Multipart SMS messages with Waveshare SIM7600G-H M.2 HAT

Hi there,

Thanks mainly to your excellent tutorial I have set up a Waveshare SIM7600G-H M.2 HAT on a RPi 4B and can send simple text messages (the ipex adaptor cables are a real fiddle).

For my project I need to send a message about 200 characters in length (ie more than the 160 limit). Don’t want to send the message as two texts. I understand that multipart messaging is the answer but can find next to nothing regarding the required AT commands. Have you any experience or better, a worked example? I’m using Python.

Many thanks,


Hi @Martin ,
You are correct re using multipart messaging, rather than multiple messages.

I am not sure at the moment about doing it via AT commands though as I was sending messages for business through a dedicated link to the telco’s Short Message Service Centre (SMSC). This is unfortunately a business level service. You may find that some third party providers can manage that for you.

(We would occasionally generate a message that required 5 messages to transmit. )

I will look up into my original C code to (refresh my memory) see if there is a protocol indicator that you could send within the message(s) to let the recipient know that it has to reassemble the messages into one. I think that you still send multiples, in a stream, and the receiver shows them as one. The 160 character limit is a hard limit per message…

In the interim, you could try splitting your message in 160 and 40 char pieces, and send them one after the other to the receiver to ‘see what happens’.


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Hi @Martin

Our multi message ‘protocol’
When we were sending loooong messages we would scan for a newline character just before the character limit, break there, add our trailer as below, send the chunk, and repeat

We actually chopped the strings off at about 154 chars, as we would then add an indicator as follows to each chunk. NOTE - this was our protocol to indicate that it was a multipart message.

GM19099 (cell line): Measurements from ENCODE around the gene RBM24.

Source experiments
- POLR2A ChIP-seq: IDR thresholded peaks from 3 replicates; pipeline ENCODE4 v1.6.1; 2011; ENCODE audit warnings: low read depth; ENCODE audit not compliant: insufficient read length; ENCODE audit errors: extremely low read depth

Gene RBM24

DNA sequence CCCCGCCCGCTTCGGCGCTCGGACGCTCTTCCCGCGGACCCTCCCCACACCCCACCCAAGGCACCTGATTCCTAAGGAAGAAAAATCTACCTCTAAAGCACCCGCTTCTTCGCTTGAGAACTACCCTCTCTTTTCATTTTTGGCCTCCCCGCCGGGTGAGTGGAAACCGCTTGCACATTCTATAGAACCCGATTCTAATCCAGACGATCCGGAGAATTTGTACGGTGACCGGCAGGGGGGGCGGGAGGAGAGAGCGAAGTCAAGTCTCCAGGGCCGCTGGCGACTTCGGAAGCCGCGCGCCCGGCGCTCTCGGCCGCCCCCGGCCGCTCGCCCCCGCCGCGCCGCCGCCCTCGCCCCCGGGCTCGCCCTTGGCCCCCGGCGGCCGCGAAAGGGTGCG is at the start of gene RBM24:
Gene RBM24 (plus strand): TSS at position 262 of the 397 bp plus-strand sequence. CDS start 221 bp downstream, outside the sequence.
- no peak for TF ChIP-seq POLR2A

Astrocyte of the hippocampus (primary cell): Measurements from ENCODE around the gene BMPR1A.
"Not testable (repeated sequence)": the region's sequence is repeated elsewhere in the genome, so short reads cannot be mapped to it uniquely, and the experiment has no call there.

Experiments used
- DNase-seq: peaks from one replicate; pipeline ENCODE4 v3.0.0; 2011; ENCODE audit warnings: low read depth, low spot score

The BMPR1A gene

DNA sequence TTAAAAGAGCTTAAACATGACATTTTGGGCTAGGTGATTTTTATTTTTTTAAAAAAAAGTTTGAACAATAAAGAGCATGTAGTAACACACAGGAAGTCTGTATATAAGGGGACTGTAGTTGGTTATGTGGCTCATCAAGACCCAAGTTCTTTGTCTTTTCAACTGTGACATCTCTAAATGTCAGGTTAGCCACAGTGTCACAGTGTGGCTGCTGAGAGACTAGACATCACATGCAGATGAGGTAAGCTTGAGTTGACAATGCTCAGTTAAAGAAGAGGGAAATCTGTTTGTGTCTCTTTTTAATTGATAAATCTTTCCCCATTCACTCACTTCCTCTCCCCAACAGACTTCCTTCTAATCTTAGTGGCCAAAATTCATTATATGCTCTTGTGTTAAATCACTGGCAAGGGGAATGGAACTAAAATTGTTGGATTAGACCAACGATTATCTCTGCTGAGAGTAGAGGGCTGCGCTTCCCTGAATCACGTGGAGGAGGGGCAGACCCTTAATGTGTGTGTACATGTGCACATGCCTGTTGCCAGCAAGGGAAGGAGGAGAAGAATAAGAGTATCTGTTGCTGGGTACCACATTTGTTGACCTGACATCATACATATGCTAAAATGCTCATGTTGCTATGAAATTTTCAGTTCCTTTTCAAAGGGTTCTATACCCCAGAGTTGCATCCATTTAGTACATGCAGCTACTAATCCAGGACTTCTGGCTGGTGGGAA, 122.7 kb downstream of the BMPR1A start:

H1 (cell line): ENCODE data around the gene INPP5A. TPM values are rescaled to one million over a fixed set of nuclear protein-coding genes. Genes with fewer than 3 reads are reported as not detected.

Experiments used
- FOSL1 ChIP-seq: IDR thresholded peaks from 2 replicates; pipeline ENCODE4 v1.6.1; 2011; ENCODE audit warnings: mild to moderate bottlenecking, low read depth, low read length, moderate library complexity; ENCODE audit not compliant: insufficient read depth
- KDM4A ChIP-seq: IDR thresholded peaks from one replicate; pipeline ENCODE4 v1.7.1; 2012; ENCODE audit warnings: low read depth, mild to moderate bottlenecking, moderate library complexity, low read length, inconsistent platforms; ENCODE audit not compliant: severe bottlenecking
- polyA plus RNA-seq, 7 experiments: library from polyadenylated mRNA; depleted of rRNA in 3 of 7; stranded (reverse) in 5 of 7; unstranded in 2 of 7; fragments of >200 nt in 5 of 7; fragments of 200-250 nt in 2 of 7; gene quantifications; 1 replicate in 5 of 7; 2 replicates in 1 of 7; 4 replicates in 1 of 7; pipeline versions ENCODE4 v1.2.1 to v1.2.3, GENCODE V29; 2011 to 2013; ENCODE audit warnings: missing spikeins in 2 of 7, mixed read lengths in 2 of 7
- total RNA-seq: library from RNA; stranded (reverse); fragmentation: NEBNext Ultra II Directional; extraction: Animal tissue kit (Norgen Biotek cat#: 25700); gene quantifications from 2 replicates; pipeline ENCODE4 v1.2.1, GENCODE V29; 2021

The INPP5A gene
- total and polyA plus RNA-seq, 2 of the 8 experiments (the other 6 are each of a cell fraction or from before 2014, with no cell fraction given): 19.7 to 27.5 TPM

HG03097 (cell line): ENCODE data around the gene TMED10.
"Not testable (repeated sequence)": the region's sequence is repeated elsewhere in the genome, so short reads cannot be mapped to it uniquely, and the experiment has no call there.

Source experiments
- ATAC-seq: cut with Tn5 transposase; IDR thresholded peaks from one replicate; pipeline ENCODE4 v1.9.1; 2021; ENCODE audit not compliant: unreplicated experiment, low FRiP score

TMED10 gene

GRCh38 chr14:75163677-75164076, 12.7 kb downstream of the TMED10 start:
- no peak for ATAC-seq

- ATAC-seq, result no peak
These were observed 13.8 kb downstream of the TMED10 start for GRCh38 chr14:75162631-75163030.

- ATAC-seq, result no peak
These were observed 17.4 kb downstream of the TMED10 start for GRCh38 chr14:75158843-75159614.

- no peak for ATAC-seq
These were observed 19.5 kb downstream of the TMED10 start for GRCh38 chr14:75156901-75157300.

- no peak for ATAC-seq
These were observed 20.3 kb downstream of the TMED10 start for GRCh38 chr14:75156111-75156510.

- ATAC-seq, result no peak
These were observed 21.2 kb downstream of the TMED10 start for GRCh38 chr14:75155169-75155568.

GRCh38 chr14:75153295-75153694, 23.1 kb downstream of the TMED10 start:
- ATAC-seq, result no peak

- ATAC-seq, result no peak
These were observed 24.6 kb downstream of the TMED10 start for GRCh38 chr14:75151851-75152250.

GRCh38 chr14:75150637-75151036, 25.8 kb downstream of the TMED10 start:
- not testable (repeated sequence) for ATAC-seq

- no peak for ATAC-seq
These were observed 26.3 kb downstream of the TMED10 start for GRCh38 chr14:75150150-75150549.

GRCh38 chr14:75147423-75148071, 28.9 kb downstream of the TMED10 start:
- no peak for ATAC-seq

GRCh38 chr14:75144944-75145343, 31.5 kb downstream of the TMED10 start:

C-style escapes shown

message part a \n1\0
message part b \n2\0

last part \nend\0

i.e. each segment had a trailing <sequential digit || “end”> sequence

The messages were then sent as a unbroken sequence to the SMSC, each one appropriately bundled up in the protocol data unit (PDU) for the SMSC.

These would come out as a sequence of individual messages to the recipient. (not what you want)

Message concatenation
But we could ALSO send a message up to 1542 characters (nominally == 10 messages), by ‘just sending it’ via the SMSC connection protocol. but we had to configure the handler to use a set maximum number of ‘messages’ AND set the ‘concatenation’ flag. So there is probably some deep indicator that is used by the SMS systems to do long messages. They really still can only send short ones, but they send a lot that automagiclly turn into one message on the receiver phone.

As 1542 != 10 * 160, I think that the missing character space may be the ‘magic’

This is my best guess for you


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Hi @Martin

useful links

The SMPP protocol - this is the protocol between us and the telco SMSC, but has info re the PDU formats

A general background